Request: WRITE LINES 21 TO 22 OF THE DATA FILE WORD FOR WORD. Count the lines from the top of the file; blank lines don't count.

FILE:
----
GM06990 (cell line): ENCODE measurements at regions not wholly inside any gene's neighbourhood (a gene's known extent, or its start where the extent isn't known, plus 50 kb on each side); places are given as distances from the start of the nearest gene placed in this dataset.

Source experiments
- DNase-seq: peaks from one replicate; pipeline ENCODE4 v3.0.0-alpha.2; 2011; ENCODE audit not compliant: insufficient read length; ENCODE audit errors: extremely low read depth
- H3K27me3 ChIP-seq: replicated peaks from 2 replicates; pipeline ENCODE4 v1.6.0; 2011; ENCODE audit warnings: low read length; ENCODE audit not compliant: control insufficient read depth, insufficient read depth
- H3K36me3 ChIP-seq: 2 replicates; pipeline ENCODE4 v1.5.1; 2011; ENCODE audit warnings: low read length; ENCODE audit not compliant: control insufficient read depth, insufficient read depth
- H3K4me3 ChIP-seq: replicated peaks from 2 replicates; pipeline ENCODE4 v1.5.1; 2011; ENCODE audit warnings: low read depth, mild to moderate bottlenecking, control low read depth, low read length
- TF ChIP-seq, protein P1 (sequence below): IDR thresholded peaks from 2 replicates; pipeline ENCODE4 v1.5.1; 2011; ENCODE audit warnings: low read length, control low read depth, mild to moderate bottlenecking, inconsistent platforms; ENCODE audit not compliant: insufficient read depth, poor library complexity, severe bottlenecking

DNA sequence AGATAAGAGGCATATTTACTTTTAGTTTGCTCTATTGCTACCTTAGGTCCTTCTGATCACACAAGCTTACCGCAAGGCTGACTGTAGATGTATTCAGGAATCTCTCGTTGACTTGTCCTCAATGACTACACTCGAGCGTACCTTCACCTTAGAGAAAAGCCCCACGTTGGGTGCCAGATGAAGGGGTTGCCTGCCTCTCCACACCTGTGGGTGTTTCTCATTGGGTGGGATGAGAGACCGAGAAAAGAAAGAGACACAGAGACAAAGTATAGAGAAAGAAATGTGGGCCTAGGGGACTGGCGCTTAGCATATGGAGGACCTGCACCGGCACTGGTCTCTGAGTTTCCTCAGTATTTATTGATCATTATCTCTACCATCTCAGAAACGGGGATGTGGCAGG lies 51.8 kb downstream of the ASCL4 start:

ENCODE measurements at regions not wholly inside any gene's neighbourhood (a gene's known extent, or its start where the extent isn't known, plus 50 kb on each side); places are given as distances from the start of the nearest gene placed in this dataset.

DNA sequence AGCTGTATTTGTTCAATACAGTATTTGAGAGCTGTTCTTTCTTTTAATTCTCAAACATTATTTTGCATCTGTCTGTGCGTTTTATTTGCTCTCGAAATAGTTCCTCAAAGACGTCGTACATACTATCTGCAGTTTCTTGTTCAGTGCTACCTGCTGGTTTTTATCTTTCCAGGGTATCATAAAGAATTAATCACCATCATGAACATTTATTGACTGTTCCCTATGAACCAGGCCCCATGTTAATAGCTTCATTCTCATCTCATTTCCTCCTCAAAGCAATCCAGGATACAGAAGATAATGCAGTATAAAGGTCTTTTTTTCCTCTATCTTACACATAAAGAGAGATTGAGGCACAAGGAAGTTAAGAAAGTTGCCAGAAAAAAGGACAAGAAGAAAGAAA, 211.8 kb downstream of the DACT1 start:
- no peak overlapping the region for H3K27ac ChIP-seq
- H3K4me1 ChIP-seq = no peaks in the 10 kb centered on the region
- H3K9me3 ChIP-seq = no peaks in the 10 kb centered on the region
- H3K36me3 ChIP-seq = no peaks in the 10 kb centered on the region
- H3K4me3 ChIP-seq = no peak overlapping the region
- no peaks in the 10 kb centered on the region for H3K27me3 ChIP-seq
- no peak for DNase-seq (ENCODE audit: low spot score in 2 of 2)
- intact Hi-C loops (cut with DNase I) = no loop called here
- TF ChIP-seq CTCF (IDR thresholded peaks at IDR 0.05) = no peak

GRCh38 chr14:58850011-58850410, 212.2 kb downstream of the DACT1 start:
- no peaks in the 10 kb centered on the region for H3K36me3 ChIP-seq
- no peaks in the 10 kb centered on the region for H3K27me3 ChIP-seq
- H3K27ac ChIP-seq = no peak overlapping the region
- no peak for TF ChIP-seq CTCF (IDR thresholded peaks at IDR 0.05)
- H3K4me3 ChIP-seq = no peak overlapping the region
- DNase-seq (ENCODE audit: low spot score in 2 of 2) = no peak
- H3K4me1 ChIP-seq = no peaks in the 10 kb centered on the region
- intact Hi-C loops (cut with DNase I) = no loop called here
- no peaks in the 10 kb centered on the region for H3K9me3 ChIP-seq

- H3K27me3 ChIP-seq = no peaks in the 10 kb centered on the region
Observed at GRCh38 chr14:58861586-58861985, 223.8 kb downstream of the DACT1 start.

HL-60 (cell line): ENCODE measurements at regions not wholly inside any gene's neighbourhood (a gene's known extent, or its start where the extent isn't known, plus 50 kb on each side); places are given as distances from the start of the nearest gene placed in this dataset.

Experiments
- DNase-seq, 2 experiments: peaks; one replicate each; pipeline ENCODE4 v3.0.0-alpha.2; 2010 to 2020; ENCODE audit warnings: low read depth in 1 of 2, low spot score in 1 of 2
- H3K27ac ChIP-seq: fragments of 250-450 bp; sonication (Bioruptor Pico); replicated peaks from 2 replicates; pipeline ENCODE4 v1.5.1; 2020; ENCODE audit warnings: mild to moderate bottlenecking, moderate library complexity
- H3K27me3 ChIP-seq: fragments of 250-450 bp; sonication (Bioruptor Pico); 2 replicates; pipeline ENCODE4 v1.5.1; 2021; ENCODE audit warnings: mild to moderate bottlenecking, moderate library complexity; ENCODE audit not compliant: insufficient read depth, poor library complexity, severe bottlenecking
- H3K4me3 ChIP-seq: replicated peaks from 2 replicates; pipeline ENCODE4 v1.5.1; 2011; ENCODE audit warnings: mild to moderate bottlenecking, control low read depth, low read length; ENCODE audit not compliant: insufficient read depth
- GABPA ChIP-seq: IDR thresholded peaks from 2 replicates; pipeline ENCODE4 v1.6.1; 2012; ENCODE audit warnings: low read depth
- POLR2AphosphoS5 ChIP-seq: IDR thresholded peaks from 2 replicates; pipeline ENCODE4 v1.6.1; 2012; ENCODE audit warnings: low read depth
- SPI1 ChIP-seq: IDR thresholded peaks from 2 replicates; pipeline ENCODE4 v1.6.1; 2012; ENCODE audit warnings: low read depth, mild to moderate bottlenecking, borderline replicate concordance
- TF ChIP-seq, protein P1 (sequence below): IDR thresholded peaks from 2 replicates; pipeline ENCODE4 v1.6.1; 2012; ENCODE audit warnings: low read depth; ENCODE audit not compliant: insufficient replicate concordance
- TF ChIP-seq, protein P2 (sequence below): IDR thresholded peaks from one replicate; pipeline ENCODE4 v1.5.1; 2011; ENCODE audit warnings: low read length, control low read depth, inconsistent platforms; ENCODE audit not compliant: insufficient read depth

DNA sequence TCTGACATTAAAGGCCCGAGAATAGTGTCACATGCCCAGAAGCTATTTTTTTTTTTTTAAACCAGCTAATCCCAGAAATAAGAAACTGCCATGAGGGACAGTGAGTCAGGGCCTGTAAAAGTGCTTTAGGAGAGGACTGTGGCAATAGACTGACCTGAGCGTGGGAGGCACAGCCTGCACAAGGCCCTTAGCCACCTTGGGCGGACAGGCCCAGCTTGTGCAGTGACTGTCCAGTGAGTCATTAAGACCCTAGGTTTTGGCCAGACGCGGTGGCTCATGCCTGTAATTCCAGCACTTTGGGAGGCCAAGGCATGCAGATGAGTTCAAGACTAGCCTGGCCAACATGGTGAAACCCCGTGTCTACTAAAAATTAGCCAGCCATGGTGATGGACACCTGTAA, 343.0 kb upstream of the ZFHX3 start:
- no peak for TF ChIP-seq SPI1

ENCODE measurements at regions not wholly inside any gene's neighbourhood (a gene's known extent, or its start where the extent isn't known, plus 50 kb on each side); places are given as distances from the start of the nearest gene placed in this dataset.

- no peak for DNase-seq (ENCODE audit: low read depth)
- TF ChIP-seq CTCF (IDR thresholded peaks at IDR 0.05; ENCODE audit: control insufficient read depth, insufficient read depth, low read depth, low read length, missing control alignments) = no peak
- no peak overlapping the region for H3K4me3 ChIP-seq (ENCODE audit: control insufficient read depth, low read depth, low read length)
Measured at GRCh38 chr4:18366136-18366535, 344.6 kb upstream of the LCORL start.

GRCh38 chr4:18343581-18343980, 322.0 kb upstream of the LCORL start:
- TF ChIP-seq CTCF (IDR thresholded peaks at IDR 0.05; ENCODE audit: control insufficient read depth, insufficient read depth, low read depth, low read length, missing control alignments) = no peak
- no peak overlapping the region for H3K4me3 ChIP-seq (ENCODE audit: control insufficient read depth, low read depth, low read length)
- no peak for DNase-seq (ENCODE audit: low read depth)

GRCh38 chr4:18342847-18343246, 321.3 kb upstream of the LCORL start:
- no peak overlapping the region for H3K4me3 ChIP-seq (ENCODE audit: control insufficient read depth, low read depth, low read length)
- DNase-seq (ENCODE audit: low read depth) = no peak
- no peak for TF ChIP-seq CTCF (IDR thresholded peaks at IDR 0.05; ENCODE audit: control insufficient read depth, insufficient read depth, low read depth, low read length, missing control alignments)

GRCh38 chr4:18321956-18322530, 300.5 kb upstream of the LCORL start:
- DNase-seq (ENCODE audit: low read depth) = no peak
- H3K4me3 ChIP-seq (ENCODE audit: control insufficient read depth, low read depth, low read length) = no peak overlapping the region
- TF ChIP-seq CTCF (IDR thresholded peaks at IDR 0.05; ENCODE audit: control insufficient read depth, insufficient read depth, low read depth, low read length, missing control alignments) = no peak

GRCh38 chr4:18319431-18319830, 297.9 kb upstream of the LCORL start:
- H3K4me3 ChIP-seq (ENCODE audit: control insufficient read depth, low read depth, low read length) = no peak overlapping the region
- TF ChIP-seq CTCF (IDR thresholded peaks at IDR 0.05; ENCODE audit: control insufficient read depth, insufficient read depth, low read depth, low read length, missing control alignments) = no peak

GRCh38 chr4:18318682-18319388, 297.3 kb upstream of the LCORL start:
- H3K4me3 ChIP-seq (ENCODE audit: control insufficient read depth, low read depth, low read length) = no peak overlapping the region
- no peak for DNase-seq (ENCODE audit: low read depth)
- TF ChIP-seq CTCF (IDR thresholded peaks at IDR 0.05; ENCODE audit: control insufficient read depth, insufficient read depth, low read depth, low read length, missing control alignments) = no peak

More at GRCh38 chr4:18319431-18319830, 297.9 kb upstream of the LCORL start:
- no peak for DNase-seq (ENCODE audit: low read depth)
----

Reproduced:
- no peaks in the 10 kb centered on the region for H3K36me3 ChIP-seq
- no peaks in the 10 kb centered on the region for H3K27me3 ChIP-seq